As World Architecture and World Habitat days are marked on Monday, Mabwepande Green Village on the outskirts of Dar es Salaam is promoting clean technologies, including solar and biogas to meet the growing energy needs of its population while protecting the environment.
As the world’s population increases, the number of people living in cities is expected to rise from the current 55% to a whopping 68% by 2050, according to the UN.
With a population of 6 million, the smoke-belching port city of Dar es Salaam, Africa’s fifth-largest city, which produces 40% of the country’s GDP, is at the heart of an environmental storm.
The city is vulnerable to the effects of climate change, including flooding, sea-level rise, coastal erosion and water scarcity.
While emerging opulent skyscrapers that offer unparalleled panoramas are the icons of the city’s changing face, they also highlight a wide economic gap among residents.
Perched on a hill and engulfed by an array of wetlands and green vistas north of Dar es Salaam, the idyllic village, touted as a model of sustainable future is harnessing green technologies including solar, wind and biogas and other modern amenities to reduce its carbon footprint.
As a warm breeze blows from the Indian Ocean, Reeves Ngalemwa, the chairman of Mabwepande Green Village Association showed up on the balcony of a home with flower-filled pots to convey a message to his community about plans for their green village.
“Green homes are built with people in mind. We want to maximise the use of natural energy and decrease the use of nonrenewable energy thus reducing the carbon footprint,” said Ngalemwa.
“Sustainability is not limited to those who have money nor does it require elaborate technology. It does, however, need education and expertise to facilitate the energy efficiency efforts,” he said.
Conceived and designed by the Watumishi Housing Company (WHC), a government real estate agency with the vision of providing decent accommodation in line with the country’s 2025 development vision, the Mabwepande Green Village with its cluster of 65 housing units is on the verge of breaking ground for sustainability.
Watumishi Housing Company is known for its solid track record of designing and building housing estates to cope with environmental challenges and reduce the ecological footprint.
Looking at Mabwepande Green Village from this vantage point, it offers a rare glimpse of a calm neighborhood situated in a lush natural landscape swamped with green vistas and a murky stream residents use for watering vegetables.
- Inclusive cities
The initiative is in line with Sustainable Development Goal (SDG) 11, which calls for making cities and human settlements inclusive, to ensure effective use of resources for making production patterns safe, resilient and sustainable and curbing the worsening effects of climate change.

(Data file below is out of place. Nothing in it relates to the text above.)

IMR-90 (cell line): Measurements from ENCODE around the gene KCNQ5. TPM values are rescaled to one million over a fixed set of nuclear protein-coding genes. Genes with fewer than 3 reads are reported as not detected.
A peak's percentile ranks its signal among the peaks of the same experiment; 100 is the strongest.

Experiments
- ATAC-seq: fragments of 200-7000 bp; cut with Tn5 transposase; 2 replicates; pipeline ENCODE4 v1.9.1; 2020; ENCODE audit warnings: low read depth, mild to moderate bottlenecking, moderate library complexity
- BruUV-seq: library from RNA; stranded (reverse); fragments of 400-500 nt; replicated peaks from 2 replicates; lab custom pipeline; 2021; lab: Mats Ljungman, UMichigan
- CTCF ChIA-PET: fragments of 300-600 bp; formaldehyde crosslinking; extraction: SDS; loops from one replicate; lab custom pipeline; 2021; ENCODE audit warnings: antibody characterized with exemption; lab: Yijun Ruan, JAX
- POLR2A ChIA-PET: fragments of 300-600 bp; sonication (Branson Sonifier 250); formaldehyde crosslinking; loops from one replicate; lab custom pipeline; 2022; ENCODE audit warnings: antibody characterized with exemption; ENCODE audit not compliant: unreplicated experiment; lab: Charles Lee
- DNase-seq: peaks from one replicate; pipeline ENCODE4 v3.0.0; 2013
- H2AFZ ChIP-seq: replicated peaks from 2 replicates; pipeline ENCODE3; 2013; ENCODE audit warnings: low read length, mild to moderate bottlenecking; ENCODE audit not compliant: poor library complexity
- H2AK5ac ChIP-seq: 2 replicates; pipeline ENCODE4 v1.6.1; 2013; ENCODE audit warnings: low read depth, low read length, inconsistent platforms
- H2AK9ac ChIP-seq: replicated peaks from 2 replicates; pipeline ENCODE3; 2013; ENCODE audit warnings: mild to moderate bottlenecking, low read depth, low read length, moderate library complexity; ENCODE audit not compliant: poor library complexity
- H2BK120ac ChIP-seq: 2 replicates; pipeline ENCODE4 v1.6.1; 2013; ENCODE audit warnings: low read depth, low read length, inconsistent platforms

According to Ngalemwa, the projects are estimated to cost $185,000 entail self-sufficient clean energy including solar and biogas, and manage wastewater in a closed-loop system that also captures waste to be recycled for power and fertilizer.
To cope with the environmental challenges, Mabwepande Green Village plans to use the urban nexus approach to exploit water and energy resources efficiently and in an integrated manner.
Pantaleon Shoki, Secretary-General of the Mabwepande Green Village Association said the group is seeking support from the German Corporation for International Cooperation (GIZ) and ICLEI – a global network of more than 1,750 local and regional governments committed to sustainable urban development, and other donors to harness sustainable technologies for creating environmentally-friendly features, including a large solar farm and an on-site water reservoir that allows residents to collect and reuse rainwater from rooftops.
“We have what it takes to be a model for others,” he said.
The village wants to achieve the status of high quality, sustainable estates with energy saving features, rainwater harvesting infrastructure with a reservoir tank with the capacity to store 100,000 liters (2,600 gallons) and solar shading canopies which support biodiversity.
Speaking with Anadolu Agency, Ngalemwa said the community is keen to use participatory approaches to integrate ecological, economic, social and cultural dimensions of sustainability to preserve the natural environment.
He said his group is due to install a biogas digester with a capacity to recycle sewage slurry and organic wastes to produce cooking gas.
The association is also planning to build sports facilities and an entertainment hub with playgrounds, a minibar and business complex with supermarkets and a tree planting initiative.
“Tree planting is one of the initiatives we promote,” he said.